Night. A black limo cruises up a deserted road. Its tail-lights glow, and a brooding score signals danger. The limo halts suddenly and its beautiful passenger (Laura Harring) is surprised. ""We don't stop here"," she says tentatively. The driver pulls out a gun, but before he can shoot, a carload of joyriders hits the limo head-on. The woman climbs out of the wreckage and tries to stand. Where is she? Who is she? And how did she get there?
In true David Lynch style, this scenario was the only thing he knew for certain when he pitched Mulholland Drive to ABC execs as a Twin Peaks-style TV mini-series. The rest was a mosaic of images and ideas that simply seemed like a good idea at the time. A man with a morbid fear of a dreadlocked creature living in the back yard of a coffee shop. An exploding magician. A gangster with a tiny head, too small for his body... It's entirely possible that Lynch had no idea how this story would pan out when he made it as a TV pilot, and when the network rejected the show, it seemed equally likely that we'd never find out either.
This feature-length `redux' gave Lynch the chance to resolve it all, sweeping up some of the loose ends but leaving most of them tantalisingly untied. The result is a delirious, kaleidoscopic nightmare, a souped-up Sunset Boulevard (the title is a dead giveaway) that weaves in and out of two distinct and opposing realities. The first is a world of mystery and wonder, where the concussed woman (Rita, she calls herself) meets a sweet girl named Betty (Naomi Watts) and sets out to find her true identity. Bonded by friendship, the two fall in love - - but something is hopelessly, tragically wrong.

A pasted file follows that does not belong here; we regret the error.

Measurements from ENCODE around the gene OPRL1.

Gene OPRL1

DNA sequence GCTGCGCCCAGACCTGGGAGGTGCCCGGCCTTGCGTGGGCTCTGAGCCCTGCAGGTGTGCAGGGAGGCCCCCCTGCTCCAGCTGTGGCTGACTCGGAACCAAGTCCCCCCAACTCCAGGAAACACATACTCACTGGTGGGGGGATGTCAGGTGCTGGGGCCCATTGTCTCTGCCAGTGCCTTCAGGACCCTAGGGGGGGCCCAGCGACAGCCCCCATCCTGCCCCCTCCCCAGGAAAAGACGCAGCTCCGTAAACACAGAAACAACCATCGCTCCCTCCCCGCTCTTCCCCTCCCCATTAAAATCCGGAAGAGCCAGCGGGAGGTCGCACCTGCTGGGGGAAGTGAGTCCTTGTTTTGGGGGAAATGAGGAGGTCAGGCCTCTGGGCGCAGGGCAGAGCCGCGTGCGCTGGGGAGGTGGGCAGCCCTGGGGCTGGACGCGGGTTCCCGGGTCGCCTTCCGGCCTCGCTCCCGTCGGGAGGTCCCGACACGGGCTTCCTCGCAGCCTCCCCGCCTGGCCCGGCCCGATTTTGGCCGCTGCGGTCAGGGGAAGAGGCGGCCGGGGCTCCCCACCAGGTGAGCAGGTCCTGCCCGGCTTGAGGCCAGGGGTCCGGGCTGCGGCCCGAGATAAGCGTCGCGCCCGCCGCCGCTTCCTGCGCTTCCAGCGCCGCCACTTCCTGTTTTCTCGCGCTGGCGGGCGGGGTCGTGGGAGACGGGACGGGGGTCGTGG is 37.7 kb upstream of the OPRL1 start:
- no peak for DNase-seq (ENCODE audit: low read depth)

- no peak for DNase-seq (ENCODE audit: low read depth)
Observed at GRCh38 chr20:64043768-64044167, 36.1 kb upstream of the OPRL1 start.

Without warning the movie pulls the rug out from under the audience, and the soft-focus erotic thriller mood is shattered. Characters swap names and personalities, while situations shift into reverse perspective. The contrast couldn't be sharper: this new world is cruel and harsh, ruled only by betrayal, corruption and disillusionment.
At first sight it seems random and self-indulgent, but think it through and there's method in Lynch's madness. This is a murder mystery with a psychological skew, a film as bleak as Sunset Boulevard, camp as Beyond The Valley Of The Dolls and emotionally raw as Repulsion. There are red herrings and non-sequiturs for sure, and those who struggled with Lost Highway will probably give up with this, urging Lynch to remove his head from his arse. But Mulholland Drive finds the director at his purest and most fearless, trawling through one woman's delusion towards a shocking vision of mental collapse. Lynch has seldom been better or, indeed, more welcome.